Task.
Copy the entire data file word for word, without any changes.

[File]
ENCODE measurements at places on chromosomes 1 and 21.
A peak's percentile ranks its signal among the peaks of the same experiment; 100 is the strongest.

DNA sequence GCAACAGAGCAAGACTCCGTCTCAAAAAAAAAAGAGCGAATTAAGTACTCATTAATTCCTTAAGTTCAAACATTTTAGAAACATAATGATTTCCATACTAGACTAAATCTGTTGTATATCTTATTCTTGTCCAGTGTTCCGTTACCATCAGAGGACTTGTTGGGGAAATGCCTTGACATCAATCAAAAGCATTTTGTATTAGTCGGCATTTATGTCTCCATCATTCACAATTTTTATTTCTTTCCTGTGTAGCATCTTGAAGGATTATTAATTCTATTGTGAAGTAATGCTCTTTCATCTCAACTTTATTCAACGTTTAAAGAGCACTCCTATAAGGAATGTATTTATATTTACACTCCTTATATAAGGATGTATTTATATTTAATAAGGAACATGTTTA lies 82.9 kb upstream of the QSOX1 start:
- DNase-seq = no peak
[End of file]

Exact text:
ENCODE measurements at places on chromosomes 1 and 21.
A peak's percentile ranks its signal among the peaks of the same experiment; 100 is the strongest.

DNA sequence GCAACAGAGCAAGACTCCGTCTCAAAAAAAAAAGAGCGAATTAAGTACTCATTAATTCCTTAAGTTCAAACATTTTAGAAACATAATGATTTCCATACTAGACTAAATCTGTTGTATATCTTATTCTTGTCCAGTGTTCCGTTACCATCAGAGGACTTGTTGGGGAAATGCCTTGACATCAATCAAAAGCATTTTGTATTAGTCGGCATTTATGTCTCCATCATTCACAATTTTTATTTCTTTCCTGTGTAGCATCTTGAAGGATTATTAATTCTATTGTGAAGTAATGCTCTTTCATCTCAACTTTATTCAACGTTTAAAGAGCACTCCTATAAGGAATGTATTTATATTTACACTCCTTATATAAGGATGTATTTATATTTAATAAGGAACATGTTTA lies 82.9 kb upstream of the QSOX1 start:
- DNase-seq = no peak